Exclusive ‘Broken’ state of affairs: UK crumbles under pressure of tradition, says Alun Drake

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The increase in the number of people using food banks, the current state of affairs at the National Health Service, heightened pollution, compounded by a dysfunctional political system all have turned the UK into a “broken” state, British author Alun Drake told Al Arabiya English.

Speaking to Riz Khan, the author of ‘Fixing Broken Britain,’ said “I don’t think there’s any other way to look at it [other than as] broken Britain.”

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Drake builds on his experience living outside of Britain, like in France, where quality of life conveniences like prompt access to healthcare and a well-connected public transportation network, is ahead of a similarly wealthy country like the UK.

“…when it comes to, particularly, transport and health, there’s no comparison between the two countries,” he said. “…it was a sense of frustration that grew over the years that Britain was not progressing as it should for quite a wealthy economy in the world. And I guess Brexit was the last straw, because it’s affected my life directly,…” he added.

Compounding these commonwealth issues are the politics of the country and the spaces that politicians occupy, both of which Drake said are dysfunctional.

From the design of The Palace of Westminster which he called “not a democratic venue in a sense” to the risk of “sewage-ejection system exploding,” he said that the workplace for politicians is “not very functional.”

The Palace of Westminster is the meeting place of the parliament, and includes the House of Lords and the House of Commons. Lying beside Big Ben, it carries significant historical significance and attracts a large number of tourists.

“I think is the design of this place, which is originally a palace, it’s not a democratic venue in a sense, by definition…” Drake said. “…the whole design of the House of Commons at Westminster is confrontation and winner takes all. So, it’s not about collaboration and cooperation. It’s about one party lording it over the other parties,” he added.

Attachment to tradition, privilege and class

Drake linked the steady downtrend in the UK to the ruling class’s attachment to tradition, privilege and class.

“I think the British are peculiarly attached – and especially of the ruling class in Britain – to tradition and privilege and class. And I think that because things have been this way for so long, there’s a reluctance to challenge them because of a fear about what might happen if we change one part of the system,” the author said.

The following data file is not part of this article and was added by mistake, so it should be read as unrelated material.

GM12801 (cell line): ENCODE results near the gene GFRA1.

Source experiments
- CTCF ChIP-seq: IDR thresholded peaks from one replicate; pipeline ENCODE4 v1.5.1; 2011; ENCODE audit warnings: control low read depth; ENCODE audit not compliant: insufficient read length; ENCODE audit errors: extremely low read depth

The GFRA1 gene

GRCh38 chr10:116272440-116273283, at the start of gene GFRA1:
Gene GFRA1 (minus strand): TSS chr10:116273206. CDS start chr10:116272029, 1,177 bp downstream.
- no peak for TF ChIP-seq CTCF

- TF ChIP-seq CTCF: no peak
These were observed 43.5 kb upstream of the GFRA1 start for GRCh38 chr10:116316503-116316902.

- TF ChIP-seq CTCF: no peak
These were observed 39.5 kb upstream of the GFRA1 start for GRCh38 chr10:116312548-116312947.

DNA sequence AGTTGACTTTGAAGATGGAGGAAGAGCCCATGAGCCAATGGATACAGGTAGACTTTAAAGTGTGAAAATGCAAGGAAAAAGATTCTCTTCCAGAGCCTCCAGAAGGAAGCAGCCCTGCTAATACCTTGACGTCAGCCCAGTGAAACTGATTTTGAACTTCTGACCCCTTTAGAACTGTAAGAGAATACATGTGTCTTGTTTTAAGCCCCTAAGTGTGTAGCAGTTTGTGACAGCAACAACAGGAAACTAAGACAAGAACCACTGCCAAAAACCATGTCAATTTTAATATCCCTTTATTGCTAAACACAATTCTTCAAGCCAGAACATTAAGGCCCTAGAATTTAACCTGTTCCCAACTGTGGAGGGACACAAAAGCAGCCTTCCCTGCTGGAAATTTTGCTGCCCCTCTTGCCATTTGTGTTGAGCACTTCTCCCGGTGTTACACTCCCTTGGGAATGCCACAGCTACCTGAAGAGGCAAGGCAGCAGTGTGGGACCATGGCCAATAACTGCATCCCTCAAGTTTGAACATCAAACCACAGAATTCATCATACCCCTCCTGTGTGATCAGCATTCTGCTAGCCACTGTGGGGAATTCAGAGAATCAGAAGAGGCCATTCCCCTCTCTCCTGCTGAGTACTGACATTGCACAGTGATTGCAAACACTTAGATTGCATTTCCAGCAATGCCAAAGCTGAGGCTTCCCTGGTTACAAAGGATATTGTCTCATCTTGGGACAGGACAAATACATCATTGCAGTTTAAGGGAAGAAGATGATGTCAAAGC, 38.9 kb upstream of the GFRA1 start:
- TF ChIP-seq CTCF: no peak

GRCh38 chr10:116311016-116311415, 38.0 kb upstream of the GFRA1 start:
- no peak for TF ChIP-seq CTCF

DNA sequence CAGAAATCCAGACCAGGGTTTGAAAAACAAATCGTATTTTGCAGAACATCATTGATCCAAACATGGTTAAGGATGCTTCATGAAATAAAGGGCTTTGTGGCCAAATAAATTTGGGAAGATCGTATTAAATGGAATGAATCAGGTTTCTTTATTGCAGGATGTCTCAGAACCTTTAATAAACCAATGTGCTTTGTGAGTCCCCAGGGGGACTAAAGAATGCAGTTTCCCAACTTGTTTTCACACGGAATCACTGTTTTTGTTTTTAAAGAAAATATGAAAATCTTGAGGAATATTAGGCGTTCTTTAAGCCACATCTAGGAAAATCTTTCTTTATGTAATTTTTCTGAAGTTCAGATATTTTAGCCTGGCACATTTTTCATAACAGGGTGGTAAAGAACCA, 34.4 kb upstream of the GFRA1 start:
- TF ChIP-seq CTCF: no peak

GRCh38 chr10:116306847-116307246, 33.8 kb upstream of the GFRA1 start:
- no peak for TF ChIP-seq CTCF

“I also think it has something to do with the fact that the UK has never been invaded for so long and therefore it’s never had to change through a kind of - through domination of a foreign power and there’s never really been a revolution in the UK in the French sense of the revolution. So, the ruling class has been and the ruling traditions have been - able to carry on without being challenged,” he added.

Labour Party leader Keir Starmer was elected as the British Prime Minister on July 5 after 14 years of Conservative rule, ending with Rishi Sunak.

The landslide victory, celebrated by many still does not translate into enthusiasm for Starmer or his party and their policies. He has committed to not raising taxes for the working class while also facing pressure to find a solution for the looming migrant crisis, having backtracked the earlier government’s Rwanda policy.

It is not clear whether Starmer will be able to exact change in the UK, whose population has for some time been carrying the burden of tradition, privilege and class over other more present factors.

Additionally, the lack of a codified constitution in the UK, which instead works on a system of written and unwritten agreements, allows constant changes to the laws because it is not formally entrenched.

Drake said this lack of “hard and fast rules” can lead to “major disruptions.”

“The problem with the British system is that it’s an uncodified system. There are lots of pieces of paper around, but there are also lots of conventions... and these are things which depend on people’s goodwill and good behavior and, we’ve seen, over the last ten years that conventions are not always observed,” he said.

“…not having a clear constitution can lead to some quite major disruptions in the country because you simply haven’t written things down in a clear way, like an instruction manual,” he said, citing the example of the Brexit vote requirements.

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